So the brilliant puppetmaster Jonny Sabbagh created the heartbroken character who ends up ending it all in a variety of ways, the filming taking place over two days, with a very cold Richmond Park providing the exterior woodland shots and interiors captured in a rather colourful hotel in central London.

In the video for illustrator and musician Keaton Henson's fragile lament Charon, a puppet character slides towards a final release by his own hand - not the happiest of subjects, in all honesty, but invested with wonder and no little creativity - as you'd expect from David Wilson, working here with John Malcolm Moore and Keaton Henson himself. Having worked with Keaton on the promo for the Japanese Popstars' Let Go, David was invited to join Keaton and John to help to develop a concept the pair had conceived for Charon. Keaton's work as a designer and illustrator was the jumping-off point for the film, the style and tone evolving from his dual creative impulses in music and art. "We wanted to reflect the darkness of the album and give the songs a face without a video of me feeling sorry for myself, so it felt right to have a puppet as representation of me instead." So the brilliant puppetmaster Jonny Sabbagh created the heartbroken character who ends up ending it all in a variety of ways, the filming taking place over two days, with a very cold Richmond Park providing the exterior woodland shots and interiors captured in a rather colourful hotel in central London. "Jonny did a fantastic job," says David. "I spent an intensive afternoon working on the performance with John, who assumed puppetry duties on the shoot. We managed to construct a journey that the puppet would go through in his mind over the course of the track, so that every expression was the result of his internal thought process rather than a response to the lyrics - just like how actors work."

"Jonny did a fantastic job," says David. "I spent an intensive afternoon working on the performance with John, who assumed puppetry duties on the shoot. We managed to construct a journey that the puppet would go through in his mind over the course of the track, so that every expression was the result of his internal thought process rather than a response to the lyrics - just like how actors work."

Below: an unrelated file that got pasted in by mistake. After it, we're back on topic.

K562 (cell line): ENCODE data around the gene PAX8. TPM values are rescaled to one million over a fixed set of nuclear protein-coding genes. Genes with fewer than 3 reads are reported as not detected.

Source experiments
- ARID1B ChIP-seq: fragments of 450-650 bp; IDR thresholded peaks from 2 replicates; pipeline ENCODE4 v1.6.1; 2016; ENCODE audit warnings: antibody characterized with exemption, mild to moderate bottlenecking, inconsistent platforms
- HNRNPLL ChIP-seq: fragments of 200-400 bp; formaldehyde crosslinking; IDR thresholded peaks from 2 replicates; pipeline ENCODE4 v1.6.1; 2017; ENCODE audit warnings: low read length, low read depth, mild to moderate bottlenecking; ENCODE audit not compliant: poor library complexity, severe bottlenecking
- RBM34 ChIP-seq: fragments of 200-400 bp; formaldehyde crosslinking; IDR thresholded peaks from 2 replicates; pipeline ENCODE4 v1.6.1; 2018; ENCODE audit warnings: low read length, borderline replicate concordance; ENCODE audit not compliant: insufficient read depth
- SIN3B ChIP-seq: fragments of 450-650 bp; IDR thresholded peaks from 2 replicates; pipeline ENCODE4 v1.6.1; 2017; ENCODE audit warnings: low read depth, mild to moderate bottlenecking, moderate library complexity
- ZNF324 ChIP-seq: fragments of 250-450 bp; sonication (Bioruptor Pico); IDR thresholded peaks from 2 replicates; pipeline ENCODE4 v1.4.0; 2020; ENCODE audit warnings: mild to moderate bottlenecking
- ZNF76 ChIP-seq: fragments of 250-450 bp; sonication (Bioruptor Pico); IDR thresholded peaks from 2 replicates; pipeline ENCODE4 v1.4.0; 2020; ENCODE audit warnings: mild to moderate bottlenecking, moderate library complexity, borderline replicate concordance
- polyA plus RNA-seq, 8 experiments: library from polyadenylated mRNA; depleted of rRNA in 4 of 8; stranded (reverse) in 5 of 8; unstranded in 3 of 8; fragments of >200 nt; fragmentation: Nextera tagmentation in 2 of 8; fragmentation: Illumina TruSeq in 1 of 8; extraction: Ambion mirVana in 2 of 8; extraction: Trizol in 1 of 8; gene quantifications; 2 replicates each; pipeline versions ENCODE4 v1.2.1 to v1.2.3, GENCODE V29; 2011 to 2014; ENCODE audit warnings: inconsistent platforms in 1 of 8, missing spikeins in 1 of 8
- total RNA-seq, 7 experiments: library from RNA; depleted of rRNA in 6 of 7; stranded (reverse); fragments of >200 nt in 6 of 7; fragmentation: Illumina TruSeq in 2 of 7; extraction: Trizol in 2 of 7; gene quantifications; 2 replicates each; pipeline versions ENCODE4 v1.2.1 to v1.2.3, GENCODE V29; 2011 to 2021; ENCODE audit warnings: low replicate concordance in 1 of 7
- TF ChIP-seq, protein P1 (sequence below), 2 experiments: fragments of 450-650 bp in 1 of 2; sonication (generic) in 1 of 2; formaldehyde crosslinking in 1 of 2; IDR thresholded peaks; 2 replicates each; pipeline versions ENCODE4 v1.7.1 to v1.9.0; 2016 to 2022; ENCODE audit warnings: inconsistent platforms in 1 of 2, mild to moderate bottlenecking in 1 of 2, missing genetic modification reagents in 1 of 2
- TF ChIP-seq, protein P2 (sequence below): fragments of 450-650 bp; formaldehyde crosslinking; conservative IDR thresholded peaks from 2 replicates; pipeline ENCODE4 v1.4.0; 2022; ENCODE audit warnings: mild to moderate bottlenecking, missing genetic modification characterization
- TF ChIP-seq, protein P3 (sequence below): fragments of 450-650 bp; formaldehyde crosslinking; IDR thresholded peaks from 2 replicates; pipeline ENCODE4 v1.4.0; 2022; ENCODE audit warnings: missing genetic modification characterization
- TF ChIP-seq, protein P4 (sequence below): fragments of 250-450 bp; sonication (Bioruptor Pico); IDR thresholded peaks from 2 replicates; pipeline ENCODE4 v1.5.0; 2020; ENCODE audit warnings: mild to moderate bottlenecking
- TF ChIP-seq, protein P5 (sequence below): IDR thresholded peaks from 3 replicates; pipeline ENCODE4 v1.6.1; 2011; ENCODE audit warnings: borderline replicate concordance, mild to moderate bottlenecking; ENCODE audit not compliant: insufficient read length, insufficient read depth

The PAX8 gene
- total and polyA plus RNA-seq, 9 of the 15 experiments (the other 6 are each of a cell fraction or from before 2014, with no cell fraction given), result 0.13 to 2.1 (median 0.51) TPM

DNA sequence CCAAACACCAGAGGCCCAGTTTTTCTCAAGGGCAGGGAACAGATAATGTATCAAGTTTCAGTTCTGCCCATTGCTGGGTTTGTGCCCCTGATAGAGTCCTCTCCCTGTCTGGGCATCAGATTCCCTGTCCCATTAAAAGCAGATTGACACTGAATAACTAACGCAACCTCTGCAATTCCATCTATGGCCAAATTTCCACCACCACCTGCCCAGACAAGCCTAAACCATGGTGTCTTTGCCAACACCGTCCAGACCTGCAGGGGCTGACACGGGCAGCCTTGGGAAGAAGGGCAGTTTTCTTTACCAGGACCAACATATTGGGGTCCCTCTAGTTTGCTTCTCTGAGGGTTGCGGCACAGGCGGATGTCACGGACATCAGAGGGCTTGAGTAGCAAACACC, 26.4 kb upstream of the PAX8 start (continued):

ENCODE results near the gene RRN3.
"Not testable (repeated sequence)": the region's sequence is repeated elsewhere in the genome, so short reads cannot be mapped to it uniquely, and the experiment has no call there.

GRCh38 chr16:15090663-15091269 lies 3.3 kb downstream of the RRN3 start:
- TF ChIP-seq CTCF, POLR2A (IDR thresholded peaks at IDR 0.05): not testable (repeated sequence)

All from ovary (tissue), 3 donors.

In the video for illustrator and musician Keaton Henson's fragile lament Charon, a puppet character slides towards a final release by his own hand - not the happiest of subjects, in all honesty, but invested with wonder and no little creativity - as you'd expect from David Wilson, working here with John Malcolm Moore and Keaton Henson himself. Having worked with Keaton on the promo for the Japanese Popstars' Let Go, David was invited to join Keaton and John to help to develop a concept the pair had conceived for Charon. Keaton's work as a designer and illustrator was the jumping-off point for the film, the style and tone evolving from his dual creative impulses in music and art. "We wanted to reflect the darkness of the album and give the songs a face without a video of me feeling sorry for myself, so it felt right to have a puppet as representation of me instead." So the brilliant puppetmaster Jonny Sabbagh created the heartbroken character who ends up ending it all in a variety of ways, the filming taking place over two days, with a very cold Richmond Park providing the exterior woodland shots and interiors captured in a rather colourful hotel in central London. "Jonny did a fantastic job," says David. "I spent an intensive afternoon working on the performance with John, who assumed puppetry duties on the shoot. We managed to construct a journey that the puppet would go through in his mind over the course of the track, so that every expression was the result of his internal thought process rather than a response to the lyrics - just like how actors work."

David Knight - 7th Mar 2011

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Credits

Production/Creative

Director
Director
John Malcolm Moore
Director
Keaton Henson
Producer

Camera

Director of Photography
Brian Fawcett
Camera operator
David Agha

Editorial

Editor
Nikki Porter

Misc

Production Assistant
Be
Runner
Jimmy P
Sound design
Joe Henson

David Knight - 7th Mar 2011